New York- and Nairobi-based artist Wangechi Mutu builds upon her process for a new body of work in which she uses paper that has been dyed, fermented, or saturated to create abstract paintings in a total, immersive environment—as both artwork and its stage.
Routinely undertaking the objectification of the black female body within popular culture at large with a counter-narrative of assigning supernatural, mystical talents to this population, Mutu illustrates her portraits, collages, performances, and animations from varying points of reference, including medical textbooks on tropical disease, using faint outlines and traditional and grotesque female body forms that have been reappropriated back by the artist. She uses this same visual style to take on issues of mass overconsumption, tenacious sexism, and global environmental wreckage.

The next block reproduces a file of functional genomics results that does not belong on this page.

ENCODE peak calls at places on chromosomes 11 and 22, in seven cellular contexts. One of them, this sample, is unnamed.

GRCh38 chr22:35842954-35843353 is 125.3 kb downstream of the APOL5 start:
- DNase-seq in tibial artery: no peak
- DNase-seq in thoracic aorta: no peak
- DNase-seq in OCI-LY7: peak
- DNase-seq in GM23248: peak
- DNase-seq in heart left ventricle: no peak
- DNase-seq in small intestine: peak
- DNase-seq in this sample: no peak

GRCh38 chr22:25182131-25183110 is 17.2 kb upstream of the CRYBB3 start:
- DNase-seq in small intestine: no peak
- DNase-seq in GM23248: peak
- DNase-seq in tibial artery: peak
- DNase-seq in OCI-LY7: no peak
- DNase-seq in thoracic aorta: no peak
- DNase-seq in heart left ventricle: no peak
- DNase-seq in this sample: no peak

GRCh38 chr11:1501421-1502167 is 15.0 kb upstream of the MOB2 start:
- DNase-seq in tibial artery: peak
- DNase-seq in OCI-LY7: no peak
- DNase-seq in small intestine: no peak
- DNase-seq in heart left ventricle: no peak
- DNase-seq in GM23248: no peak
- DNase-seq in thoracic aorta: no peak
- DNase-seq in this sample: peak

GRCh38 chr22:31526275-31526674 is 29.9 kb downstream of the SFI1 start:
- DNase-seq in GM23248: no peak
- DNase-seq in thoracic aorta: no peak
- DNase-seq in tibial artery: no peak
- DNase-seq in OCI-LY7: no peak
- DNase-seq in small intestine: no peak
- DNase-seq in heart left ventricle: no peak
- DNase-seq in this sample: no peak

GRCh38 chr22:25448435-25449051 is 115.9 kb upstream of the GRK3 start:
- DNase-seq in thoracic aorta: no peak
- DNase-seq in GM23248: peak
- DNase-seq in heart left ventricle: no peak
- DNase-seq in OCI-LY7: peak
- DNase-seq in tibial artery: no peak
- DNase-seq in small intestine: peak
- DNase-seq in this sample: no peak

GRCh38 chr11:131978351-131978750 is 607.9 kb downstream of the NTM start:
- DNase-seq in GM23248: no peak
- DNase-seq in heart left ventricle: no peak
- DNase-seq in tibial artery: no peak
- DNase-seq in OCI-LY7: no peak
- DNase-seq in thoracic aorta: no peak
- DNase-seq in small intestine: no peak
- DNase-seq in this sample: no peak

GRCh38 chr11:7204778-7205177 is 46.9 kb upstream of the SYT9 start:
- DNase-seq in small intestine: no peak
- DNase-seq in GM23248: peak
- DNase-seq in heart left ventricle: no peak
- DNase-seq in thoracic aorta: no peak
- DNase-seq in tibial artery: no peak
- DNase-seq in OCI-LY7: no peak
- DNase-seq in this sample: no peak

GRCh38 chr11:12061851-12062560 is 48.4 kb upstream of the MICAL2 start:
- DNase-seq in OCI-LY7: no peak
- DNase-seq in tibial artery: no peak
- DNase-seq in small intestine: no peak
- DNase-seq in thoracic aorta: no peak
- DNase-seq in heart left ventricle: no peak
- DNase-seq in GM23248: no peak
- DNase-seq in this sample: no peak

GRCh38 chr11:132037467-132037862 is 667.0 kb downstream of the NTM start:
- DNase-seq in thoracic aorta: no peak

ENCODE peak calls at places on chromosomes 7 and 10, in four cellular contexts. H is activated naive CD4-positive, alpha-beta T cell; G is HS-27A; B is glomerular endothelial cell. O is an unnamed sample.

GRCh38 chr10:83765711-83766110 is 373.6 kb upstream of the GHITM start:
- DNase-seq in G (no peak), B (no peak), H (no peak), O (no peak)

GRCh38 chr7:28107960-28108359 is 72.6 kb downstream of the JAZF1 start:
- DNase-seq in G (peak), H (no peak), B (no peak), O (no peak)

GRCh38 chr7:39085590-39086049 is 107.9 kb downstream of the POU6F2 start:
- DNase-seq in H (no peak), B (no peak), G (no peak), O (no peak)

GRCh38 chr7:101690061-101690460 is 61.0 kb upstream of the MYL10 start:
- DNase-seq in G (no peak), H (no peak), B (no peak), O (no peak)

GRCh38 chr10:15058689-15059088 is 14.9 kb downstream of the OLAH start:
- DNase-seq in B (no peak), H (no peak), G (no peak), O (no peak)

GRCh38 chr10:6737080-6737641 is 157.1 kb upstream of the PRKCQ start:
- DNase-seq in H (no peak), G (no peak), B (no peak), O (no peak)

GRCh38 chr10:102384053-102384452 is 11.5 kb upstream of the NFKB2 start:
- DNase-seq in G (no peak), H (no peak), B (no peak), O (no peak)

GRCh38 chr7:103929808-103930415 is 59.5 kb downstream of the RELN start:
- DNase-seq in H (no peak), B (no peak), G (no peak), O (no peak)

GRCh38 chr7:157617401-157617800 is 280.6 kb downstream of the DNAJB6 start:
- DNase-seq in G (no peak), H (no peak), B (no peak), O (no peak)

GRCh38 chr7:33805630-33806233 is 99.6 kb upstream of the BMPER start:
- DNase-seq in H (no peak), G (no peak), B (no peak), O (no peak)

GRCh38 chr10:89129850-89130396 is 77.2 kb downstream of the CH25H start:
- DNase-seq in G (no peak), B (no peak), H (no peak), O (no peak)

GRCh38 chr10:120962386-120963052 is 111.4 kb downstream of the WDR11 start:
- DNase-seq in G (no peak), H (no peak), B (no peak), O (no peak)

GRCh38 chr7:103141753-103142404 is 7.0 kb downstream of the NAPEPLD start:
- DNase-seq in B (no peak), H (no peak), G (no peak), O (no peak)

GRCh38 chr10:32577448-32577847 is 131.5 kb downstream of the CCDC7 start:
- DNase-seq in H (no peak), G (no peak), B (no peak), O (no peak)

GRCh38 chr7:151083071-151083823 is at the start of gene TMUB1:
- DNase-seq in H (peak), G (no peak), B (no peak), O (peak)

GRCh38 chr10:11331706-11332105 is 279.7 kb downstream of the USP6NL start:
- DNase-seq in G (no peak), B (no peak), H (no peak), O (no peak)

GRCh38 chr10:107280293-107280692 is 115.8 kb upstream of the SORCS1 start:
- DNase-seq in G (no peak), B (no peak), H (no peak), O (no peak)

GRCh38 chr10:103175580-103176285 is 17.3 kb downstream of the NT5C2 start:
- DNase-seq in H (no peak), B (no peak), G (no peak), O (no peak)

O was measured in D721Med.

The new work is an outgrowth of a live, multimedia performance, and draws on both macro- and micropolitics, from international legislature and its consequences to the public depictions of and details of the lives of women in her native Kenya. The resulting site-specific action painting integrates layers of images of the Kenyan landscape with those of her artistic process, kindling the warmth and intimacy of home within an arena designed for public encounters and spectacle.